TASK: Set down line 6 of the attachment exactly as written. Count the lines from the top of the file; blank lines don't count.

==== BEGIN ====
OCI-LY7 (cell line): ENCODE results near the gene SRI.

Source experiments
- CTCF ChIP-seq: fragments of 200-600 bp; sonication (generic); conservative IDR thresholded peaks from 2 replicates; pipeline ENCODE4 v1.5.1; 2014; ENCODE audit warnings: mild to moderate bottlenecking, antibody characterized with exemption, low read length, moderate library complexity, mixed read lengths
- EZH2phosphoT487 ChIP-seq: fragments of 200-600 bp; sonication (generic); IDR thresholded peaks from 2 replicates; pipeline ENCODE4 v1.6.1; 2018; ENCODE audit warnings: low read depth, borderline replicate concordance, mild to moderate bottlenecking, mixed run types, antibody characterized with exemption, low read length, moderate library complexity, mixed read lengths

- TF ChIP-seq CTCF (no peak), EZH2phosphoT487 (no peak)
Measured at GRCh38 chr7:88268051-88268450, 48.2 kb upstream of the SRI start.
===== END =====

Measured at GRCh38 chr7:88268051-88268450, 48.2 kb upstream of the SRI start.